Ana White's Saw Horse Desk

Again, I turn to Ana White, the DIY blogger who I have turned to time and again for project ideas. This time, she has a simple DIY saw horse desk that will be the envy of any dorm mate, and would serve well as a simple desk for nearly anyone in your home.

Legs

So, now that the Cotterman is done, it’s time to (literally) turn my attention to the new table for the front room in our home.  Now, in the back room, I had no problem going with a rectangular, rustic looking piece (which, by the way, has ended up being a great piece), But, for the front room, Rhonda was thinking something round to make it look a little more elegant.

A column base

A logical choice for a coffee table might be one large turned column It would free up some leg room underneath, I could get creative with the feet and it would certainly showcase my turning skills. Only a few problems. I don’t turn. I don’t have a lathe, and I really don’t (yet) have the skills to make something like this even if someone did hand me a lathe.  Besides, columns like the one I showed above are more for dining tables.

Round with shelf

Rhonda also had the idea originally of doing something with a shelf underneath – a place for us to tuck books, baskets and all of the other stuff you might expect to see in a living room, I dunno. There’s something about an elegant round table with a shelf jammed under it that doesn’t do anything for me.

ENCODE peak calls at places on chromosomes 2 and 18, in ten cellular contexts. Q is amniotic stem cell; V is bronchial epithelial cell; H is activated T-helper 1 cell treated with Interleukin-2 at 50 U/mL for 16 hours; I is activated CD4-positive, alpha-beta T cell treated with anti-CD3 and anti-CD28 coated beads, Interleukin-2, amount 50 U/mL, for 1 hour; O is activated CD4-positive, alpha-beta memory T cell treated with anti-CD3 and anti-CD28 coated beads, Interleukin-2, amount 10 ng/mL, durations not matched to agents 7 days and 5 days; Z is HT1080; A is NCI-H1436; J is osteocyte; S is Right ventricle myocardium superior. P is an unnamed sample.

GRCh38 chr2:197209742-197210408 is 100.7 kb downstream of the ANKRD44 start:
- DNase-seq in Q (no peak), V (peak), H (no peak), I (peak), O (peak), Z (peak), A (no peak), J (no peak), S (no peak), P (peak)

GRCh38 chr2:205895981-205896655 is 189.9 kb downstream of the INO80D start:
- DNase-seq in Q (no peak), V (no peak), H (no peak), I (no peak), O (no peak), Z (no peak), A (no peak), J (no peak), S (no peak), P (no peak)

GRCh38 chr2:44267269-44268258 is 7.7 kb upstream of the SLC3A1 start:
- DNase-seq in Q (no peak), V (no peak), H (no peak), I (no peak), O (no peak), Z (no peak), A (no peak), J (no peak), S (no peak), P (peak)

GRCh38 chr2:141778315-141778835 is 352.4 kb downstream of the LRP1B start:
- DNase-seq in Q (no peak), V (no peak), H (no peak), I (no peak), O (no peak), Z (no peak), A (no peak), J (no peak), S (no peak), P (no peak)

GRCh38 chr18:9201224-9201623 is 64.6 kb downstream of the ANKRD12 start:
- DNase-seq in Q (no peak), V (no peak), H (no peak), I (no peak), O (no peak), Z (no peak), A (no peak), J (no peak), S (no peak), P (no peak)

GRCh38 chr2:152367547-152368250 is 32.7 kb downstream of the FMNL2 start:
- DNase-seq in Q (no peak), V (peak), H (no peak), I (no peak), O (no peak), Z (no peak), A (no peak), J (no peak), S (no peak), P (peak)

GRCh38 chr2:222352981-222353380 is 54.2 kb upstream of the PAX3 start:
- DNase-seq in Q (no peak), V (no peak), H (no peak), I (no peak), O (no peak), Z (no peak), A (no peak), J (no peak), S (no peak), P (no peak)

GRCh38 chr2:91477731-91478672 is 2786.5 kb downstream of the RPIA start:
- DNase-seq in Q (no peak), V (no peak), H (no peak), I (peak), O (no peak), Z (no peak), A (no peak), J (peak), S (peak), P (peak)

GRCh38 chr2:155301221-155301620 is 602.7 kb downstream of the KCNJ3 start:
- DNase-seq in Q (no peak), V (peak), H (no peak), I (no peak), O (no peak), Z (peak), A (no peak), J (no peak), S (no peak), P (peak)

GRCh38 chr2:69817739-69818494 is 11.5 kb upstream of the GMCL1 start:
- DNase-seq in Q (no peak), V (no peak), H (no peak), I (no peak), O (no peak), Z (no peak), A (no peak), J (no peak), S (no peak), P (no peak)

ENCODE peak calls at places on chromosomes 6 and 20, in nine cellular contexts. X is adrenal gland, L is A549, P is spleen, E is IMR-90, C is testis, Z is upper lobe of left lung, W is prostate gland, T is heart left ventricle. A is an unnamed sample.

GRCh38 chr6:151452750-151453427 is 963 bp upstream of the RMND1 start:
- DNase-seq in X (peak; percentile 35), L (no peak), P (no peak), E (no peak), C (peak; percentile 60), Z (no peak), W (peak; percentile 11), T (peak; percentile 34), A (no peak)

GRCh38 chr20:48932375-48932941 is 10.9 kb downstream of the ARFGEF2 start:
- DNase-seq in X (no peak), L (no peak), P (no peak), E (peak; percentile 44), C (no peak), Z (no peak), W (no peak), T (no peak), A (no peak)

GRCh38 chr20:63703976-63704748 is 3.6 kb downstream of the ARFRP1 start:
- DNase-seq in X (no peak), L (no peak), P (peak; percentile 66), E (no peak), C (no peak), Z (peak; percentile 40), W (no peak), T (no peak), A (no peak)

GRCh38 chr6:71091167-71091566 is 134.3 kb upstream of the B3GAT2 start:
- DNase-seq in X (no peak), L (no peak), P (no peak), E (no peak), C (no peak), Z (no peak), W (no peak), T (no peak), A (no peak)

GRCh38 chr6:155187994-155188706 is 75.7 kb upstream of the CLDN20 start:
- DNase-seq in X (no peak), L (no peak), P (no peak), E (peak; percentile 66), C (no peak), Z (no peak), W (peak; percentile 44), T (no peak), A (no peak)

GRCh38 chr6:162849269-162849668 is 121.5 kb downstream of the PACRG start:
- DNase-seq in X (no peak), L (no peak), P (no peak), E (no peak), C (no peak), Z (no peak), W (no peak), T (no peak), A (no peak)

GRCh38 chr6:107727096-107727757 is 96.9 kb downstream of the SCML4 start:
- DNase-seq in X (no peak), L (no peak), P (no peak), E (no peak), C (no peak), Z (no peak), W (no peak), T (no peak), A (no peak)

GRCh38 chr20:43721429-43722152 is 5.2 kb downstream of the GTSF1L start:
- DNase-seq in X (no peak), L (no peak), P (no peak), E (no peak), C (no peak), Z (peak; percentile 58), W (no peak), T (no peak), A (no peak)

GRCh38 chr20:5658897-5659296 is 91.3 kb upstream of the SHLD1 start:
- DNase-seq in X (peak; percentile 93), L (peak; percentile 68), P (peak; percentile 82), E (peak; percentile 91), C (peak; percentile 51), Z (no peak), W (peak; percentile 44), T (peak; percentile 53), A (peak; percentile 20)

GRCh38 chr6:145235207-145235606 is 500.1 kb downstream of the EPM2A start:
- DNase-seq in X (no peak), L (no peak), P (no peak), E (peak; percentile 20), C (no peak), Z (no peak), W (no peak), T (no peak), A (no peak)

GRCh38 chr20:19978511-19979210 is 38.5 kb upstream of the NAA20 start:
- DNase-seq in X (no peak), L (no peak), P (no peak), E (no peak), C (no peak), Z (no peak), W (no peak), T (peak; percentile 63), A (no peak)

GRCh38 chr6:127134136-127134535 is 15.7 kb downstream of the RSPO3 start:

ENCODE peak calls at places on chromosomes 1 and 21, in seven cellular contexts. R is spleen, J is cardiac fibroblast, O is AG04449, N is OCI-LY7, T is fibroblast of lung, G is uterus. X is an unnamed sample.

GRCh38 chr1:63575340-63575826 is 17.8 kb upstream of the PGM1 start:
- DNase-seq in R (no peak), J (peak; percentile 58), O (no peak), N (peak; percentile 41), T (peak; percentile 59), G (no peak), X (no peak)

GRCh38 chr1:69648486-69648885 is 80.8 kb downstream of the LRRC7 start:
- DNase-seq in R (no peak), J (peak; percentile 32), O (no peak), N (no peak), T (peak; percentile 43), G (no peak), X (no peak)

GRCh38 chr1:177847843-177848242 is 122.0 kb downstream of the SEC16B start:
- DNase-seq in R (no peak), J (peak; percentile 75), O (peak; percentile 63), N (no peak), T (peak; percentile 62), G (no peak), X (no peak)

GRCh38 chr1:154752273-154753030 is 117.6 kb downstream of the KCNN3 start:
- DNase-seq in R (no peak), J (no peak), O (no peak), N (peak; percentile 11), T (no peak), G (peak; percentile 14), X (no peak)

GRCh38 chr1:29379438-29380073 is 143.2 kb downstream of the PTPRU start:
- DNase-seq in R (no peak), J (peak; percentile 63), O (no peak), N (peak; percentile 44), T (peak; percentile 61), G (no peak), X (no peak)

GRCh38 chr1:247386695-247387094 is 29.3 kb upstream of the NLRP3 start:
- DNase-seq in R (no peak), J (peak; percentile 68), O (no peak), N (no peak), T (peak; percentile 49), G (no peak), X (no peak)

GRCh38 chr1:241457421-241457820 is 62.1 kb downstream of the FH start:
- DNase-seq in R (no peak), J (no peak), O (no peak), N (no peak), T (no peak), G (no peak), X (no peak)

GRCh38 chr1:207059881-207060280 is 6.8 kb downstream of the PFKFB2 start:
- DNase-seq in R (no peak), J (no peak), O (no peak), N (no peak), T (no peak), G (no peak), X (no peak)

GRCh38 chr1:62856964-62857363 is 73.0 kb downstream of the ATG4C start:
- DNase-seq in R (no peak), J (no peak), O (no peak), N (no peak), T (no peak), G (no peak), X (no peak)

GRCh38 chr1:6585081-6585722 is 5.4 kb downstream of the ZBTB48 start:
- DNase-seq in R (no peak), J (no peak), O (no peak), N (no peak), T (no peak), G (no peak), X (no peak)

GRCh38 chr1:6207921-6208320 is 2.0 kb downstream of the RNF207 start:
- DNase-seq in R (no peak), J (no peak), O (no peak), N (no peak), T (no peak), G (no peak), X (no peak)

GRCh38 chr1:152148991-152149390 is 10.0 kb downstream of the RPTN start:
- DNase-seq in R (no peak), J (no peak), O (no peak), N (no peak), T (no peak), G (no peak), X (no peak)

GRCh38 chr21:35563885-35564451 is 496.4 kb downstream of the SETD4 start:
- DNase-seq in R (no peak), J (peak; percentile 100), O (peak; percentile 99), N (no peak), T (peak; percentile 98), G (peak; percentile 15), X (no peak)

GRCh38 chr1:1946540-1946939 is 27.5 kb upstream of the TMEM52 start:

craftsman-coffee-tables

Of course, I could go modern with bent legs – almost an Eames looking piece – with a ‘modern’ feel to it. But, something tells me I wouldn’t like it. Plus, you know, Ikea makes a lot of that mid-century modern looking stuff.

So, I got to thinking… Why not go for something a little more simple, yet classic? Something strong yet pleasing to the eye? In other words, how about some type of cross bracing connecting the legs under the table?

I had posted this picture a few weeks ago, and it really caught my eye. Nice, strong looking piece with a simple base, ample top and clean lines?

I will have to sketch out some ideas – maybe based on this, or maybe with a simpler x brace across the bottom. Either way, it will be something that will be a piece that guests will see first when they come to the house, so it’s going to have to look good.

No pressure, right?

Stuff I’ve built: The Cotterman

OK, so the name is a bit of a portmanteau between a coffee table and an Ottoman, but you get the idea – it’s a table for our family room that I built out of some beautiful, clear Southern Yellow Pine.

The Cotterman

That’s right – the piece came from a pair of 2 x 12 Southern Yellow Pine framing timbers and a 12 foot length of tongue and groove boards for the bottom shelf. After building the piece and placing it in the living area, both Rhonda and I agreed that the piece needed some under table storage for magazines, our chess and checkers set and some other goodies.

Under boards